Not perfect, but better

Overall, Ashland's road diet project improved North Main Street traffic

We were not thrilled when Ashland officials announced plans to narrow North Main Street to a single travel lane in each direction with a center turn lane. But now that the new configuration has been in place for a year, we'll admit it's worked better than we anticipated.

Ashland City Council members apparently think so, too. The council voted unanimously this week to keep the configuration in place.

The project consisted of re-striping the road from the railroad trestle to the edge of downtown, creating a single turn lane in the center, two travel lanes and bike lanes on both sides. The idea was to make motorized traffic flow more smoothly while making the street more bicycle-friendly.

Judging from many of the nearly 400 comments left on the city's Open City Hall web page, it appears the project had its intended effect. Many respondents said they find the street easier to drive because cars no longer stop in the traffic lane waiting to make left turns. Cyclists said they felt safer having a wide, dedicated lane to use.

That's not to say the change was entirely positive. As Councilor Greg Lemhouse noted, the road diet is not a perfect solution. Still, he voted to leave it in place.

Most residents attending the Tuesday council meeting also supported continuing the new layout. That didn't please opponents, some of whom muttered about a large number of cyclists who made a point of riding their bikes to the meeting to show support.

And, while more residents appear to support the change, a sizable number disagree. A survey in the fall found 48 percent of respondents said the road diet was an improvement, while 42 percent said it wasn't.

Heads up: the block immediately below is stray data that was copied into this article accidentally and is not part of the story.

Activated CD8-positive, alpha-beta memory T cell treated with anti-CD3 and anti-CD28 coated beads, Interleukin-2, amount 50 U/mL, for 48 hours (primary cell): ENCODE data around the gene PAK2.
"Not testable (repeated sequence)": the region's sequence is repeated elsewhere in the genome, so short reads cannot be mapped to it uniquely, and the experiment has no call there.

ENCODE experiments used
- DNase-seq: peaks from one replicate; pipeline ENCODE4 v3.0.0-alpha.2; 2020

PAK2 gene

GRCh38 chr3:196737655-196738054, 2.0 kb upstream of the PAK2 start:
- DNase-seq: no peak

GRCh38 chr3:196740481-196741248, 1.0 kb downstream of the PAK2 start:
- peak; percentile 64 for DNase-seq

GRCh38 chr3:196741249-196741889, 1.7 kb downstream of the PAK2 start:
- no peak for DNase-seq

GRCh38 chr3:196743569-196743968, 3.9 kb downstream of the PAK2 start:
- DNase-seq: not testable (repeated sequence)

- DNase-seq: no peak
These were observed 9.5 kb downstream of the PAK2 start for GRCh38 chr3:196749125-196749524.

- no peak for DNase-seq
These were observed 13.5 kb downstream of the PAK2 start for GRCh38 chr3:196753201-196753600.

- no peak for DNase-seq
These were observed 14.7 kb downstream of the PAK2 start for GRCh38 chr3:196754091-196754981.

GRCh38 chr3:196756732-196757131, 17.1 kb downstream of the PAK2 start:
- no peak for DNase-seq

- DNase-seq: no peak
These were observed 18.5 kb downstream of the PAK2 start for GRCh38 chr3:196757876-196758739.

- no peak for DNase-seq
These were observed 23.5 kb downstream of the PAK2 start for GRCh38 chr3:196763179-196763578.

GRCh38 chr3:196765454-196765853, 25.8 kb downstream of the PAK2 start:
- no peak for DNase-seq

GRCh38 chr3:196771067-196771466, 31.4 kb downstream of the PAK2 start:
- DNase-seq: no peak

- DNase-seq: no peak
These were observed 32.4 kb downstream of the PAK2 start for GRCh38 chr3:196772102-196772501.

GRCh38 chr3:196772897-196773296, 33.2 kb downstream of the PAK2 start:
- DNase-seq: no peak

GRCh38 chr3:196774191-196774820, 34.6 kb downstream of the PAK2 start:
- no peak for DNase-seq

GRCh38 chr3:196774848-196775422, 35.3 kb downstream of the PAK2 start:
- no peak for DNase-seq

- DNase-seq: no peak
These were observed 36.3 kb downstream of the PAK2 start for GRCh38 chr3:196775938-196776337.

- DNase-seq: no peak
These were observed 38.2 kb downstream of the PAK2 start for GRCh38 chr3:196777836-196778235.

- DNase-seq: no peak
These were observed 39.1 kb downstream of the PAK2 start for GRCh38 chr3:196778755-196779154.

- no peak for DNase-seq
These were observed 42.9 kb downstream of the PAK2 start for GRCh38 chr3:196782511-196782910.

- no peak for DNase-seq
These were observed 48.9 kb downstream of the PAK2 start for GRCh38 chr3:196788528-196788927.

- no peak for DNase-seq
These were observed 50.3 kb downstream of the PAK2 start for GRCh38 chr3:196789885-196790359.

The critics have legitimate concerns, which ought to be addressed. Many who live in the neighborhoods off North Main complain about traffic backing up at busy times, prompting some drivers to detour onto side streets. They also report difficulty turning onto Main from those side streets at busy times, and say the street could be more pedestrian-friendly.

Like it or not, Ashland is a popular destination, especially at specific times such as the Fourth of July and the Christmas parade on Black Friday. Even the old configuration was a snarl of traffic on those days. It may simply not be possible to avoid that.

Most of the time, however, traffic seems to flow more smoothly because of the center lane for vehicles waiting to make turns.

More crosswalks for pedestrians would be an improvement. City planners also could consider a third signal somewhere along the stretch between the existing lights at Maple and Laurel streets, or a crosswalk light warning drivers to watch for pedestrians.

No change of this magnitude can satisfy everyone. But on balance, it appears to us that the road diet has improved traffic flow and overall safety, and the council was right to leave it in place.


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